The What Workers Want: From Surviving to Thriving at Work data also revealed that workers are need their employers to help them shift from surviving to thriving, prioritising flexibility along with factors such as trust, purpose, and well-being.

While flexibility may be a lasting result of the pandemic, it requires individualisation. Workers are demanding choice, autonomy, and consideration for their well-being.

The highest talent shortages in 16 years indicate that workers at almost every level and in every sector have the upper hand and employers need to pay attention.

Leaders must be willing to to listen, adapt, and think differently about how to approach flexibility, not just flexible working.

Arianna Huffington, Founder & CEO of Thrive said: “This is a time of constant change and disruption, but it’s also a once-in-a-generation opportunity to redefine how we work and live. Forward-thinking companies need to do away with the zero-sum idea of work and life reflected in the myth of ‘work-life balance’ by embedding well-being into the workflow itself, and investing in our most important resource: our people.”

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Companies offer or re-commit to championing parental leave

A resource from McKinsey and Company entitled Women in the Workplace 2021 has shared data suggesting that women were even more burned out as of late 2021 than they were in 2020. The research also revealed that burnout was ramping up faster among women than in men with childcare-related worker attrition remaining a human resource issue.

Around a third of women surveyed stated that they “have considered downshifting their career or leaving the workforce this year,” compared to the one-fourth of women who told McKinsey the same early on in the pandemic.

In a market that is talent-strapped, employers have had to be very creative when conjuring up ways to better retain parents. Many companies have offered or re-committed to championing parental leave so that workers aren’t forced to choose between caring for their families and nurturing their careers. Labor experts also have called attention to the nuance involved in such considerations, including regard for LGBTQ+ parents who need leave and further attention paid to mothers who are black and their higher rates of burnout.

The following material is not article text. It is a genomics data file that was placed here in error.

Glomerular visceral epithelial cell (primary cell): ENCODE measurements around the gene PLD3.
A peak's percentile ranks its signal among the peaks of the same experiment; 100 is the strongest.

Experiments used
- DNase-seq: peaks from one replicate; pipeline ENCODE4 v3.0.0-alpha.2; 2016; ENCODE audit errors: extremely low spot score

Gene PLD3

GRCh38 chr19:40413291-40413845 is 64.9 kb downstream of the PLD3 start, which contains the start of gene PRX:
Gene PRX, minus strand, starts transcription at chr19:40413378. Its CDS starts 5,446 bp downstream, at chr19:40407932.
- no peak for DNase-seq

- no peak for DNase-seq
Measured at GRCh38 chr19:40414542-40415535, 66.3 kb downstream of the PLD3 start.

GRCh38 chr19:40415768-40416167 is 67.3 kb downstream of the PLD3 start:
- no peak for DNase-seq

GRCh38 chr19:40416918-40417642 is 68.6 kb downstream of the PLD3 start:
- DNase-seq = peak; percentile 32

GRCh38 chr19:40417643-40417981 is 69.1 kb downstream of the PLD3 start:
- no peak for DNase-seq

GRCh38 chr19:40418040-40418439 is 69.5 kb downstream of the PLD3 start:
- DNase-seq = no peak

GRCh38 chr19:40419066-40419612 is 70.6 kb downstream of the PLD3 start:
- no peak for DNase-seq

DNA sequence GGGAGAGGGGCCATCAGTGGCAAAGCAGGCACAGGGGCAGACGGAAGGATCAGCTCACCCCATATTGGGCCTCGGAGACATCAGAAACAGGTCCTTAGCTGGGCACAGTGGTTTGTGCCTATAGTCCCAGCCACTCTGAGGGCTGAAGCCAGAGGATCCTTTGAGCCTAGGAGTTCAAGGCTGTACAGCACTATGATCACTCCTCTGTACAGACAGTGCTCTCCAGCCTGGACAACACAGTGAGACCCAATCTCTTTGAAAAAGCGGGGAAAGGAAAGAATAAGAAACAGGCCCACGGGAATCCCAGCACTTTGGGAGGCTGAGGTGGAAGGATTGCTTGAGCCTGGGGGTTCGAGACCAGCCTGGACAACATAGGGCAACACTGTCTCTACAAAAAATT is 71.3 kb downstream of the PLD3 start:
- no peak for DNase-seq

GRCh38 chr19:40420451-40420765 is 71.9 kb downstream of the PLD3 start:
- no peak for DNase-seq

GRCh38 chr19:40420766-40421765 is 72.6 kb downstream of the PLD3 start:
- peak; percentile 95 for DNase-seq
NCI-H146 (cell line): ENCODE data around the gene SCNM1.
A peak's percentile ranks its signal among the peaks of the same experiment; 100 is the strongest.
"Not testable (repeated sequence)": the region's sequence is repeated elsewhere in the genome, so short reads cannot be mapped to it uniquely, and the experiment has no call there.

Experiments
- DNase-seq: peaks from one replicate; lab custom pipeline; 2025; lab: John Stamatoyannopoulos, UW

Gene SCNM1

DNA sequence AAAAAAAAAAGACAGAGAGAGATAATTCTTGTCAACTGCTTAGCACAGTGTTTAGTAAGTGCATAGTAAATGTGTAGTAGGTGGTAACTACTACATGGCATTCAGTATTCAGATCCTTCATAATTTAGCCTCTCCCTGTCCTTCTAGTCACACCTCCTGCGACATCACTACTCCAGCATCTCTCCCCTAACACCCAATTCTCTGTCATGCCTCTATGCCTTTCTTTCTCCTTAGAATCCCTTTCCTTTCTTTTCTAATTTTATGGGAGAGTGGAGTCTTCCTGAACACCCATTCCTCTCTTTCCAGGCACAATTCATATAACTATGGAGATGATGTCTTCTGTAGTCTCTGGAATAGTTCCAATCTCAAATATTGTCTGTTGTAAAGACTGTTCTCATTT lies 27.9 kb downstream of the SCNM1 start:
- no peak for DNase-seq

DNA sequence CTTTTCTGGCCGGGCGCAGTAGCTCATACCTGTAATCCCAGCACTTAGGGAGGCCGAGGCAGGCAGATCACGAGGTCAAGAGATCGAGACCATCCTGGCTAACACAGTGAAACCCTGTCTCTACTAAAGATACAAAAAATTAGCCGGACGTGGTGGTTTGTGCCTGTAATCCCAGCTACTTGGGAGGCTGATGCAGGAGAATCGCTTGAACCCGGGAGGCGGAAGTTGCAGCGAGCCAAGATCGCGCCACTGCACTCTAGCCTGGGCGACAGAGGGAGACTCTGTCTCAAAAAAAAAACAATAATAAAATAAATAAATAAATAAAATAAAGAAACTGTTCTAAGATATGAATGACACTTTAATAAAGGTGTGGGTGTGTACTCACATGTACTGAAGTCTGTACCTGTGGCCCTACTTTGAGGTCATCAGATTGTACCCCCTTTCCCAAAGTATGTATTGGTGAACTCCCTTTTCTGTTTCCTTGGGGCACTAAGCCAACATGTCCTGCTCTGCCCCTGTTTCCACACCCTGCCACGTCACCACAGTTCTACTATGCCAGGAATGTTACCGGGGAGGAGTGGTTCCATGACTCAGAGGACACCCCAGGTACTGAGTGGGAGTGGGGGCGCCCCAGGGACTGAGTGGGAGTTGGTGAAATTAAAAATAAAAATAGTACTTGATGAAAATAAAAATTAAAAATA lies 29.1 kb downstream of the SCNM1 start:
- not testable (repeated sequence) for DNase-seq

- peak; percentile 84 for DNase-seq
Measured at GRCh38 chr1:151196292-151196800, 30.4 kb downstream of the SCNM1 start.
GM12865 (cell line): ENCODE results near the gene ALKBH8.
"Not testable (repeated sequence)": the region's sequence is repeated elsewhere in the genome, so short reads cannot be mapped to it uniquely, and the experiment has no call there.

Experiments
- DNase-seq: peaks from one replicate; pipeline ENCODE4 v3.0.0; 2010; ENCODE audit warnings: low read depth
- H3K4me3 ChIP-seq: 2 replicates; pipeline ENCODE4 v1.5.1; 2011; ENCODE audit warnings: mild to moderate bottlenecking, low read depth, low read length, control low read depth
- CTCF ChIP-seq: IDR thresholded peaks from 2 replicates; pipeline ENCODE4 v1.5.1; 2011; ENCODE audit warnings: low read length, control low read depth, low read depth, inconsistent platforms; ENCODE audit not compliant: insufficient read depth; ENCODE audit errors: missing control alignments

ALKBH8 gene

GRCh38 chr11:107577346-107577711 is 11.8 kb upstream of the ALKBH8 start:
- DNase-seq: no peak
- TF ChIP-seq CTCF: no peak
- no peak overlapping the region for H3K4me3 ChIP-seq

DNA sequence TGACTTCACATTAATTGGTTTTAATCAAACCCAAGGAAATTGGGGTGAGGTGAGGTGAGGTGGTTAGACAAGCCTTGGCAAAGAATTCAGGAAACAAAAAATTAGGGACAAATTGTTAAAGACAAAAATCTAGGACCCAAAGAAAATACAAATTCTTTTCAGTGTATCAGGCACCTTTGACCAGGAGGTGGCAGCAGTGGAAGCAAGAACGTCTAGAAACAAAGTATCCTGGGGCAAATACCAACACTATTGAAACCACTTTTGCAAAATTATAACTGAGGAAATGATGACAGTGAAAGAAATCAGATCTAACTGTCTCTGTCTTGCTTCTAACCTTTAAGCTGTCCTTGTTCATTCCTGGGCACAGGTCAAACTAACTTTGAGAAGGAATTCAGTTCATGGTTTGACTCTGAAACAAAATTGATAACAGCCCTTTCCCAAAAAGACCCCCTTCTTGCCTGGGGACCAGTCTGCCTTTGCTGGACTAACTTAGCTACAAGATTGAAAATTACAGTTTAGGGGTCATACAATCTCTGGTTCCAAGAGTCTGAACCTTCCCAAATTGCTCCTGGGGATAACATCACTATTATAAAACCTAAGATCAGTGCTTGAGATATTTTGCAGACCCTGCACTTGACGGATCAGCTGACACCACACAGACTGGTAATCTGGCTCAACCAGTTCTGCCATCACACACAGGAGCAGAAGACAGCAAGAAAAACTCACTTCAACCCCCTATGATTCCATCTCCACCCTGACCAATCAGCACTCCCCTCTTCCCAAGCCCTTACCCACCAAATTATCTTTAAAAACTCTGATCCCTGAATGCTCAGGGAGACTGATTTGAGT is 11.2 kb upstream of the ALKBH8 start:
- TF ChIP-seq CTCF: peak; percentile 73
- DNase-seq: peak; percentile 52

According to the survey, some companies have taken a step further by offering stipends for in-home childcare or daycare. Others still have implemented “returnships” for caregivers — primarily, women or birthing parents — to become reacquainted with the workforce after a years-long childcare hiatus.

But flexibility in their workflow and scheduling remains one easily implemented solution that managers and HR teams can offer parents today.

McKinsey commented in its 2021 report: “More than three-quarters of senior HR leaders say that allowing employees to work flexible hours is one of the most effective things they’ve done to improve employee well-being, and there are clear signs it’s working. Employees with more flexibility to take time off and step away from work are much less likely to be burned out, and very few employees are concerned that requesting flexible work arrangements has affected their opportunity to advance.”

The one caveat? Ensure that employees are given clear boundaries along with their flexibility, to thwart an “always-on” approach to work. It’s important to not only offer flexibility but also to support staff wellbeing in order to avoid burnout.

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Talent shortages continue to hinder the market

According to the Institute for Supply Management’s “Services ISM Report on Business” activity in the US services economy expanded in April, but growth decelerated from March.